As grout breaks down with water contact and foot traffic, it is important to properly clean and replace it if needed. This will require having the best equipment and a little hard work to successfully treat the grout.
Grout cleaning can be achieved with at-home or store-bought cleaners. By using brushes and elbow grease to remove the grime, the grout’s original color is restored and its life extended. If a replacement is needed, use grout removal tools on small areas and oscillating tools on large areas.
We have compiled the most effective methods for both cleaning and removing grout. While grout maintenance may seem like a daunting task, it can easily be done with hard work and the proper materials.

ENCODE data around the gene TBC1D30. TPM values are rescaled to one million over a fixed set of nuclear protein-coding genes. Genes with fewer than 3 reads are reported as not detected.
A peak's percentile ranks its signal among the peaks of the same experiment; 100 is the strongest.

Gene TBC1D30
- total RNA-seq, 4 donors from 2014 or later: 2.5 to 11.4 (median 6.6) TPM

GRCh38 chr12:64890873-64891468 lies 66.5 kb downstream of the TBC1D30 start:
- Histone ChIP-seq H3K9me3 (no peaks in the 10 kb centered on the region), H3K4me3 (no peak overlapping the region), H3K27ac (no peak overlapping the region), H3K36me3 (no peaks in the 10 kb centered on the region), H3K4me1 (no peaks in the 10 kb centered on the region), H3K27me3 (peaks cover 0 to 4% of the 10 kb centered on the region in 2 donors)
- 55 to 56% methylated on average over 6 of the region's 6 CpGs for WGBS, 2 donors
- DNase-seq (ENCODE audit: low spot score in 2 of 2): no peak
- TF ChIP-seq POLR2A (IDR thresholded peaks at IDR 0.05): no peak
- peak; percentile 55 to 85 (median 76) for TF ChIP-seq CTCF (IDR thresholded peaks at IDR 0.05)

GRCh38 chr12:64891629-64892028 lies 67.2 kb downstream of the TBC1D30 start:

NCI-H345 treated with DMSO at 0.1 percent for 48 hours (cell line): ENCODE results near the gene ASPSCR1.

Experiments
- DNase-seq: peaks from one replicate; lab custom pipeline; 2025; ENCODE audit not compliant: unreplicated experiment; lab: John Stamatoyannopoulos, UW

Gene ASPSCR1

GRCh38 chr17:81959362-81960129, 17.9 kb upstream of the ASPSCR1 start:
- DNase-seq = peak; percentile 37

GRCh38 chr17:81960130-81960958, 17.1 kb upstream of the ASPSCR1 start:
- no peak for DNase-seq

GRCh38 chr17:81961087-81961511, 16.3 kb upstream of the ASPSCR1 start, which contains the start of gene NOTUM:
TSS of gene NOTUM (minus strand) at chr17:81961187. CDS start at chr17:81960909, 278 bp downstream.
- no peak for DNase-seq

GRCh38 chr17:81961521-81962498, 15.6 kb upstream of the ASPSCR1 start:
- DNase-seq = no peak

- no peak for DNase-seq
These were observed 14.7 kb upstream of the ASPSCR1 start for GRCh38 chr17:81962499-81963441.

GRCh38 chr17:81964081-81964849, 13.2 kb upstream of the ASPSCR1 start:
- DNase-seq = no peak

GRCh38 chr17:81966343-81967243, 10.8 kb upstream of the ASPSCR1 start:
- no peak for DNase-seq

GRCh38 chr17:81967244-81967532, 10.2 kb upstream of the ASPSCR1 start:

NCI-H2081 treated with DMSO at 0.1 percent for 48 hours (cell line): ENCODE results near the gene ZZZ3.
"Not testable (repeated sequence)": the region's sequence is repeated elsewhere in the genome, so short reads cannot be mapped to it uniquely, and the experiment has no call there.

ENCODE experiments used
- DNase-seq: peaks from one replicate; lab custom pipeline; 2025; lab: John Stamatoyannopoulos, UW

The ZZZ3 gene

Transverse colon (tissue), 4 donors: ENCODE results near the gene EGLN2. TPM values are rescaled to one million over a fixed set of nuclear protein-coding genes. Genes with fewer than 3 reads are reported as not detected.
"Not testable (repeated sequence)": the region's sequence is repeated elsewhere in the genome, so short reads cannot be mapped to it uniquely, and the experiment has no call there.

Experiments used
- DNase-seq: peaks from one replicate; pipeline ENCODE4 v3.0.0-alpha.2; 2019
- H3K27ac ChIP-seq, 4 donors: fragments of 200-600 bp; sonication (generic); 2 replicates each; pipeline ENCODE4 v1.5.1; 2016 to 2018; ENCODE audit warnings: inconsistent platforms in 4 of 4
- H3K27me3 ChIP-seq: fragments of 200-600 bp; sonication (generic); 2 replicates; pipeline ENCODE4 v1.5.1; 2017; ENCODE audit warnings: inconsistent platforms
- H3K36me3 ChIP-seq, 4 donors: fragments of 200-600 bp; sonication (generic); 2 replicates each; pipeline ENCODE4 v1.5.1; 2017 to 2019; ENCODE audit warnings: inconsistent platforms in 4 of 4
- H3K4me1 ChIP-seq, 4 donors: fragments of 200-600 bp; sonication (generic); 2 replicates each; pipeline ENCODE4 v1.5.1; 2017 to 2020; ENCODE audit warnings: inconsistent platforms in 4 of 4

How to Clean Grout
Cleaning grout is not only important to keep areas clean and free from build-up, but this maintenance can prevent premature replacement. There are many different approaches you can take to cleaning grout, many of which you can do with common items around the home. We will detail multiple approaches to most effectively clean it.
Cleaning Grout with Homemade Methods
Using a homemade grout cleaner is a great alternative to harsh chemicals. You may already have the items around your home to make a cleaner. The combinations detailed below have proven to be successful cleaning formulas that do not change the grout color. In all of these methods, use a brush or toothbrush to scrub in the mixtures.
Baking Soda and Vinegar